This week is Independence Day Week in the United States. In honor of independence, we are republishing several stories and blog entries that emphasize the spirit and feeling of independence embodied by, and delivered by, solar-charged driving. In fact, current solar-charged drivers overwhelmingly say the most satisfying part of plugging an electric car into a home solar system is the fueling independence it delivers. No more suckling at the you-know-what of Big Oil, no more sending your hard-earned money off to some unfriendly, undemocratic government halfway around the world, just the freedom of filling up your car with electrons produced locally via your very own home solar gas station!
Don Auker describes himself as a “techie.” A software developer from Lebanon, Penn., he has always had an interest in innovative technology. However, his technological interest goes beyond just computers.
Auker is also the proud owner of some of the most innovative vehicles currently on the market: A Tesla Roadster, one of the first that rolled off the assembly line, and a Vectrix electric scooter, according to Auker, the first one delivered in the U.S.
And to top it all off: Both of these vehicles are powered by his home’s 60-panel solar system.
Lifelong techie “Being in the computer business all of my adult life, I have always been interested in technology of all kinds,” Auker
He first started to look into new energy technologies when the price of gas started going up. After seeing how much money the U.S. spends on foreign oil — more than $150 billion each year — Auker began to look into methods to create greater fuel independence.
“About six years ago I started to work toward improving the efficiency of the home that I had purchased the prior year,” he said. “My first step was to replace the natural gas heating with a geothermal heat pump and a solar domestic hot water system.”
A fan of hybrids, then plug-ins Auker was not satisfied with these improvements, though. And it wasn’t long before he became interested in pushing his oil independence farther. In 2005, he bought his first hybrid vehicle.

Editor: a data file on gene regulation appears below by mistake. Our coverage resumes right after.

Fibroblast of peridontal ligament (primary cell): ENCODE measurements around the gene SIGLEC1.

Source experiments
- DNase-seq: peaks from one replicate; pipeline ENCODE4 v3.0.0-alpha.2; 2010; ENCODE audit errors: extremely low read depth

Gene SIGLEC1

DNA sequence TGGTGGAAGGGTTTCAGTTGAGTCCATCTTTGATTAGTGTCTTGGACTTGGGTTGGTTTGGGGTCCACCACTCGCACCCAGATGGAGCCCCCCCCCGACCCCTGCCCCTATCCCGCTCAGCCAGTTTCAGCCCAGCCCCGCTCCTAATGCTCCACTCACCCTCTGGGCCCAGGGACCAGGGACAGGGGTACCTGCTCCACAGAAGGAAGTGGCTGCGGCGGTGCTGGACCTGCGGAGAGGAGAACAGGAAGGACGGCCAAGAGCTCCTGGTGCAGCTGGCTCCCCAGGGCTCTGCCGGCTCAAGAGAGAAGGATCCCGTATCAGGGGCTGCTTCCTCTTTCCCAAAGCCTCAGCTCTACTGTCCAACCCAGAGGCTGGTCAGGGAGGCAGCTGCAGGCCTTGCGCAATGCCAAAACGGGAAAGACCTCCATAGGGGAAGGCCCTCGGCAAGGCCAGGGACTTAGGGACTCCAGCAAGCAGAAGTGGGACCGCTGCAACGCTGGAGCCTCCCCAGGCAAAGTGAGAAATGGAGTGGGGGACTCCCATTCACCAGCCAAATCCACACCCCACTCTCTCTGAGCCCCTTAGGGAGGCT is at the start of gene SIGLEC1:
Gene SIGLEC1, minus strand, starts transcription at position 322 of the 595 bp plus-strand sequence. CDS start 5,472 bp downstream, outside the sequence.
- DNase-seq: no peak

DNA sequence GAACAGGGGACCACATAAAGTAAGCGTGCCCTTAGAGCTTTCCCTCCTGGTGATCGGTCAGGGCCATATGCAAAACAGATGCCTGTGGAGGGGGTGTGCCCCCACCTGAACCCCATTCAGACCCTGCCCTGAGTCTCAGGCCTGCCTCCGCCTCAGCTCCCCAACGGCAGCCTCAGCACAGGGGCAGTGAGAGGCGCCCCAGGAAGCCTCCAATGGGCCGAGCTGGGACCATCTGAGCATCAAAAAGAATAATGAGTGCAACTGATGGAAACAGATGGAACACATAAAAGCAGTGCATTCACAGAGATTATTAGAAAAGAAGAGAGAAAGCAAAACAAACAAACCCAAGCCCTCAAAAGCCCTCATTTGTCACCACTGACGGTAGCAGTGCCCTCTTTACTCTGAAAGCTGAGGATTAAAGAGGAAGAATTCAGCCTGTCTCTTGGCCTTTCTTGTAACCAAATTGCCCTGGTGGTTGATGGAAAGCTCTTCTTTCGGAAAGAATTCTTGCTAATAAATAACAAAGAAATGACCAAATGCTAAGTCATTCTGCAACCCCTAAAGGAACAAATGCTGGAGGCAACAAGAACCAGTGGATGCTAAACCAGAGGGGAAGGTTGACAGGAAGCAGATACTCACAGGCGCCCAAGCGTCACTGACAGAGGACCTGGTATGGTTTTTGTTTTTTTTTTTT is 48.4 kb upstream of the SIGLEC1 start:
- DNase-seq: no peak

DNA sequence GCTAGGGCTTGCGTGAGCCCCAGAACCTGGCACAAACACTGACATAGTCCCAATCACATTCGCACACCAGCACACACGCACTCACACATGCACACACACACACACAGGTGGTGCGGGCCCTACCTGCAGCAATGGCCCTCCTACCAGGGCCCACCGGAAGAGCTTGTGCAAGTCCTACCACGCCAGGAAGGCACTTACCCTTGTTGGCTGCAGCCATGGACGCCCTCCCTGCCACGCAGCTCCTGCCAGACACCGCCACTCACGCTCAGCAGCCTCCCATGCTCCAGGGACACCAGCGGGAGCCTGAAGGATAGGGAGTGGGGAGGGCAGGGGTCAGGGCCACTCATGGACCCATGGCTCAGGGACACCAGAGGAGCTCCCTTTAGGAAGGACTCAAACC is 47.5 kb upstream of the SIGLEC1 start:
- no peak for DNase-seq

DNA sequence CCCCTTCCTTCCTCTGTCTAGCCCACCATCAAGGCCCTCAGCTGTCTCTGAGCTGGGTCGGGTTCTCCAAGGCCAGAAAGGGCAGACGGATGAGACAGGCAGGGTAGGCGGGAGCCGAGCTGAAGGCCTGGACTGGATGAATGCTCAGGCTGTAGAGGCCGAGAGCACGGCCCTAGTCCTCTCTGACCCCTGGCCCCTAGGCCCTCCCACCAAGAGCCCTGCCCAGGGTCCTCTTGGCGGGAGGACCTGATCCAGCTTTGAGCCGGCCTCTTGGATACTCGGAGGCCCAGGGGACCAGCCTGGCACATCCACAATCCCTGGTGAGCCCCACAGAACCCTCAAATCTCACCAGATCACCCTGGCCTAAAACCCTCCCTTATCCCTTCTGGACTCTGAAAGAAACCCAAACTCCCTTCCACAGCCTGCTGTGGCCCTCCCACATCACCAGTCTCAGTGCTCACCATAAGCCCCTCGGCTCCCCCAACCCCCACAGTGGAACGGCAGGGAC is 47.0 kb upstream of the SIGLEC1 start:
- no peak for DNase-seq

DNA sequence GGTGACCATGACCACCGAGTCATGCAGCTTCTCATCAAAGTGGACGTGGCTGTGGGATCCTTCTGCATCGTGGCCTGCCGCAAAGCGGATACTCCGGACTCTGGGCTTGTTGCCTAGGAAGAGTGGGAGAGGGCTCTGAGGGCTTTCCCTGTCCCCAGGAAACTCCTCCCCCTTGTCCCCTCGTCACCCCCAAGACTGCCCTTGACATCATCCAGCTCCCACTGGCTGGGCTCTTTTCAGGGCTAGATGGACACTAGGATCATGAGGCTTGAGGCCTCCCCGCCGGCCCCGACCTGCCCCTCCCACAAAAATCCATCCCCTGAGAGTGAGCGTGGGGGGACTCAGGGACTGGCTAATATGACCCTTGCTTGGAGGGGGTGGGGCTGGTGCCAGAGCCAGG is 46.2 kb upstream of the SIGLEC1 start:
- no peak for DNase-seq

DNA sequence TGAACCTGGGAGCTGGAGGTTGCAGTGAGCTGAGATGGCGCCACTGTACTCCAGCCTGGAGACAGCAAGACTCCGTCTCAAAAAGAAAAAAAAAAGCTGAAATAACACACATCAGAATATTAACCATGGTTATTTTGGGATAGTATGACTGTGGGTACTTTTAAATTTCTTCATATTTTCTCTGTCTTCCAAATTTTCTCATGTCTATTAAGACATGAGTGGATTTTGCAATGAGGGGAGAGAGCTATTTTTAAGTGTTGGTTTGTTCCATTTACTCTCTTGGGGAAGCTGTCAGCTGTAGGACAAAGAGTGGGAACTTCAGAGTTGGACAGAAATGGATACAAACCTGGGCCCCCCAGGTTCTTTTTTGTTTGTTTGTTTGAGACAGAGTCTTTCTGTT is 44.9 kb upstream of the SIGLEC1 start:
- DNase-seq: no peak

“I was also interested in hybrid technology in vehicles and purchased a Lexus 400h about the same time,” he said.
The Lexus 400h was a step in the right direction, but Auker was not satisfied. He was still concerned about the effects of foreign oil on the U.S.
I’m determined to eliminate my own dependence [on fossil fuels] in the areas I can. –Don Auker, solar-charged driver
Auker’s growing interest in efficiency led him to research energy and helped form his beliefs about the detrimental aspects of America’s ever growing dependency on foreign oil, and, more generally, what Auker decribes as “the whole critical aspect of the finite nature of this oil we were addicted to.”
This realization spurred him to make a crucial decision.
“I decided to only buy plug-in vehicles from that point on,” he said.
A Tesla and a Vectrix Shortly after this, in mid-2006, Tesla released its plans for the Roadster. Auker was immediately intrigued. He put down a $100,000 deposit on one in May 2007, and two weeks later, he put down a deposit for an all-electric Vectrix maxiscooter.
The Vectrix was delivered in July 2007 as the first in the U.S., but he had to wait until July 2009 to receive his Tesla.
After purchasing both of these vehicles, Auker looked to take it all one step farther.
“With my home and my transportation being electric, I also looked at how I could make my electric usage non-dependent on fossil fuels,” he said.
He chose to purchase his power through the Community Energy wind power program while he waited for the tax credits and rebates to fall in place to make home solar viable.
16.2 kW of home solar In 2009, Auker had a 13.5 kW of Sunpower solar system installed on his home. After a year of production and usage, he calculated the additional output he needed to supply all of the power for his home as well as the 18,000 miles a year of electric vehicle use.
In 2010, he installed an additional 2.7 kW of solar to bring the total to the 16.2 kW he needed to cover 100 percent of his household electric use – including the electricity drawn annually by his Roadster and electric scooter.
Auker is happy with his electric use, but he never quits looking for new and innovative ways to become even less fossil fuel dependent — he even bought a solar-powered electric lawnmower. He hopes to continue this trend into the future.
“I’m determined to eliminate my own dependence [on fossil fuels] in the areas I can,” he explained.